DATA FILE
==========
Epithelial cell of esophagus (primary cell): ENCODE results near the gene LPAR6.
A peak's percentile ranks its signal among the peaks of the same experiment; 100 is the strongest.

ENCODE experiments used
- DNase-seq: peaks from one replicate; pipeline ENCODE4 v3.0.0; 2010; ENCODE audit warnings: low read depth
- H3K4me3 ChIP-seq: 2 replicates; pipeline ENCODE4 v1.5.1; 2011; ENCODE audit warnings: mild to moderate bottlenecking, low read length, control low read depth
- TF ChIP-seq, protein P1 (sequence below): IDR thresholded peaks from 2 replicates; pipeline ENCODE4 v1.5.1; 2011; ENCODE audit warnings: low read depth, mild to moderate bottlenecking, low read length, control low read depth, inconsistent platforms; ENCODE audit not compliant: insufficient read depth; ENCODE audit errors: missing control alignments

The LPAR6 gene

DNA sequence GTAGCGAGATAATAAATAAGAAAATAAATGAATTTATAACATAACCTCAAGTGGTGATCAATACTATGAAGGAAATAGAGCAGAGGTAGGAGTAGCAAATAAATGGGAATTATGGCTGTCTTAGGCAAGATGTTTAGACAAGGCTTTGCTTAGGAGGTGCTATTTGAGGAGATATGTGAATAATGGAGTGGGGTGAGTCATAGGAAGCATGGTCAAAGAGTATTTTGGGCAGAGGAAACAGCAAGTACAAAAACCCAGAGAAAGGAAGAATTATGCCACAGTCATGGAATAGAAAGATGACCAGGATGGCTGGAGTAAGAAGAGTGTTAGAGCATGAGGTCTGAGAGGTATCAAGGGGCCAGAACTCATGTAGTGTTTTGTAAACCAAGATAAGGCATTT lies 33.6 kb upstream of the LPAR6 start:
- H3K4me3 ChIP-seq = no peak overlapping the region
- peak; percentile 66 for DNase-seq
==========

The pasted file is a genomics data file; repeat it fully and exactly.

Epithelial cell of esophagus (primary cell): ENCODE results near the gene LPAR6.
A peak's percentile ranks its signal among the peaks of the same experiment; 100 is the strongest.

ENCODE experiments used
- DNase-seq: peaks from one replicate; pipeline ENCODE4 v3.0.0; 2010; ENCODE audit warnings: low read depth
- H3K4me3 ChIP-seq: 2 replicates; pipeline ENCODE4 v1.5.1; 2011; ENCODE audit warnings: mild to moderate bottlenecking, low read length, control low read depth
- TF ChIP-seq, protein P1 (sequence below): IDR thresholded peaks from 2 replicates; pipeline ENCODE4 v1.5.1; 2011; ENCODE audit warnings: low read depth, mild to moderate bottlenecking, low read length, control low read depth, inconsistent platforms; ENCODE audit not compliant: insufficient read depth; ENCODE audit errors: missing control alignments

The LPAR6 gene

DNA sequence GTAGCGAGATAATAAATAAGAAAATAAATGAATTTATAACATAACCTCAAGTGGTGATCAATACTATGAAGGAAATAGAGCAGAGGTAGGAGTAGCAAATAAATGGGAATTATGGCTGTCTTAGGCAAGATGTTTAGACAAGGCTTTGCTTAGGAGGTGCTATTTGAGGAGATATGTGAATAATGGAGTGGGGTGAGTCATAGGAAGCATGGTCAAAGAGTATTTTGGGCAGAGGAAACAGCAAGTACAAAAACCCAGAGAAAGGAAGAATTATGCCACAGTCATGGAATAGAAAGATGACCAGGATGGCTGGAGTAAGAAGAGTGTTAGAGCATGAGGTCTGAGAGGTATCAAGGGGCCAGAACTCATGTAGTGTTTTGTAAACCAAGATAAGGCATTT lies 33.6 kb upstream of the LPAR6 start:
- H3K4me3 ChIP-seq = no peak overlapping the region
- peak; percentile 66 for DNase-seq